Dead whale, more than 50 feet long, found in Boston Harbor

A dead finback whale more than 50 feet in length was found floating in Boston Harbor early Sunday morning — a rarity for the area, officials said.

Tony LaCasse, a spokesman for the New England Aquarium, which sent officials to examine the whale, said how the massive mammal died remains a mystery.

“We don’t know,” he said. “We’ve only been able to look at a small portion of the body so far.”

Advertisement - Continue Reading Below

LaCasse said the animal likely died because of one of three scenarios: natural causes, disease, or a unique medical problem, such as being struck by a vessel or becoming entangled in netting.

He said a large amount of blood in the water surrounding the whale and marks on its body may indicate trauma. But he added that it is unclear whether the possible trauma took place before or after the animal died.

Authorities did not know how old the whale was, but are conducting tests on samples taken from the animal, and planned to perform a necropsy.

LaCasse said adult finback whales weigh on average between 70,000 and 90,000 pounds. The species can grown to an average length of between 45 and 70 feet, according to the Whale Center of New England.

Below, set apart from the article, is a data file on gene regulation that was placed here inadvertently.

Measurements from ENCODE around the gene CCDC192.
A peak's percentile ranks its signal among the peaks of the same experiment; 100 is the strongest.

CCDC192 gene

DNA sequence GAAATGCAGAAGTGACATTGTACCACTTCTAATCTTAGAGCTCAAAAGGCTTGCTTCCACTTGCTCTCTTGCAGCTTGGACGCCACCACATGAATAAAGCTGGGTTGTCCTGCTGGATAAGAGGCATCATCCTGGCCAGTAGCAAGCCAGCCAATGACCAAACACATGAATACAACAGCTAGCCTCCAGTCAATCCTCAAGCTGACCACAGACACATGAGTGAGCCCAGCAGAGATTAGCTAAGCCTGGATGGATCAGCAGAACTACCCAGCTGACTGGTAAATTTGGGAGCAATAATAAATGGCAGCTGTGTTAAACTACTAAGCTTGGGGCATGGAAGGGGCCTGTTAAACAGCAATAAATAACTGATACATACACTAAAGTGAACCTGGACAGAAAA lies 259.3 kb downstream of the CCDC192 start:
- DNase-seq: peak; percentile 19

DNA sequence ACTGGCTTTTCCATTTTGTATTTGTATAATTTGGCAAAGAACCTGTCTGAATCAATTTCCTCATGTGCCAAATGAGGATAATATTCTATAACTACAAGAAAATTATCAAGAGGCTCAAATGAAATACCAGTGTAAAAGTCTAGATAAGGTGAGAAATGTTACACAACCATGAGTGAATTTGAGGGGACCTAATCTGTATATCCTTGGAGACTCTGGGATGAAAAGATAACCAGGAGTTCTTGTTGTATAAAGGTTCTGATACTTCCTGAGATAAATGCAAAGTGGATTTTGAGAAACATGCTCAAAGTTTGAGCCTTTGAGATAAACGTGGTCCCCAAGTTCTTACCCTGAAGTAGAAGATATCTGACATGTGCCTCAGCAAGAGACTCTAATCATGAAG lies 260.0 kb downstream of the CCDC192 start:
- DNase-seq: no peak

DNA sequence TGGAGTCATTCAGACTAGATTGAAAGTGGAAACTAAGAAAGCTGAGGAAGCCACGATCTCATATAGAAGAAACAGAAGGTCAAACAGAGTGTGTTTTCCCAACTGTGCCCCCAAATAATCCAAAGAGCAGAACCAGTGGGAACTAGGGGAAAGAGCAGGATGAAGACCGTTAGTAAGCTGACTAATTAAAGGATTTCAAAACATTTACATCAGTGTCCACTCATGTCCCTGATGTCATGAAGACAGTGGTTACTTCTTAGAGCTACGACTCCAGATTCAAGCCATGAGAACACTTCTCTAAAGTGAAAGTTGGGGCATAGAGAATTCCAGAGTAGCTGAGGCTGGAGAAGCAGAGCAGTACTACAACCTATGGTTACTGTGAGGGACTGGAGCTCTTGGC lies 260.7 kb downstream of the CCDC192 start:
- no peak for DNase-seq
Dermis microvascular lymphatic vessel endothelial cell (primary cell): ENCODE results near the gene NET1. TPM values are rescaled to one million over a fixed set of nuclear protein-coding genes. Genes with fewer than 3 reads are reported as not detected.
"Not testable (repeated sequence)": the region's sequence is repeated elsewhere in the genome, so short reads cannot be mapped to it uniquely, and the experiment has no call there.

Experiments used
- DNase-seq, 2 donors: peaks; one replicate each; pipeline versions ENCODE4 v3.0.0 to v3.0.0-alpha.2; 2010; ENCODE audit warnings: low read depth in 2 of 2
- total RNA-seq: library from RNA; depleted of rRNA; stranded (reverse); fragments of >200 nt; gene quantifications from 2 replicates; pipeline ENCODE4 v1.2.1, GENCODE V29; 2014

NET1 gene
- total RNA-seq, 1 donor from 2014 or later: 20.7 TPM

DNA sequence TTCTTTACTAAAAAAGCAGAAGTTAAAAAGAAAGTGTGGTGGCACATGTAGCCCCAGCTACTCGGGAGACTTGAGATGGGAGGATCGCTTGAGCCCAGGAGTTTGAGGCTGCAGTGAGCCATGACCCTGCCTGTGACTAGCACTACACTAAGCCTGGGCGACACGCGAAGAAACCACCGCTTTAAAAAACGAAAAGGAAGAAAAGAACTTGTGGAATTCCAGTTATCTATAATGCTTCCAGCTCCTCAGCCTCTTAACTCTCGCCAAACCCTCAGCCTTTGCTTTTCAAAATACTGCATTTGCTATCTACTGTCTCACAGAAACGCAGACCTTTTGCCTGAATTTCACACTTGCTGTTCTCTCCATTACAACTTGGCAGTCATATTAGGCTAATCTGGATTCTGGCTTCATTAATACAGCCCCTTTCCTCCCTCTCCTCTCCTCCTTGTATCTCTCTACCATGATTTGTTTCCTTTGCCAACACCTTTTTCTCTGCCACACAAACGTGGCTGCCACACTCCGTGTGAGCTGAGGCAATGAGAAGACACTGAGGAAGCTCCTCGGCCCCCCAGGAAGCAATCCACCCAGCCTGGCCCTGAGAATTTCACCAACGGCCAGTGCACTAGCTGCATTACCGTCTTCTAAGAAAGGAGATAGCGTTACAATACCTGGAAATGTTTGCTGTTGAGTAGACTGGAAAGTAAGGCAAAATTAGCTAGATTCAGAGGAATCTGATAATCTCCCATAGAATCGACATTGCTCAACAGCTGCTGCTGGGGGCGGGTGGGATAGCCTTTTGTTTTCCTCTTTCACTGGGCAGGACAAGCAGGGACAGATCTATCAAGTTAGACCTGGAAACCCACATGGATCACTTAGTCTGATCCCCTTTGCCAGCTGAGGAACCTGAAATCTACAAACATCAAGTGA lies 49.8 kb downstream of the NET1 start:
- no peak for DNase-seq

“It’s not rare to see a whale in the Boston Harbor, but it’s rare to see a dead whale in the Boston Harbor,” said Brian Fleming, command duty officer at the US Coast Guard Base Boston. “The majority of these cases happen out to sea.”

Massachusetts State Police marine officials spotted the whale around 3 a.m. near the Black Falcon Cruise Terminal, and the Coast Guard transported New England Aquarium rescue team members to examine the whale.

LaCasse said the whale floated to within “a couple hundred yards” of the shore of Long Island in Boston Harbor at about 3:30 p.m. Sunday, but the tide carried it back into the harbor.

Authorities will wait for the carcass to wash up so they can examine it and then dispose of it.

Fleming said that about three or four live whales are sighted in Boston Harbor per year.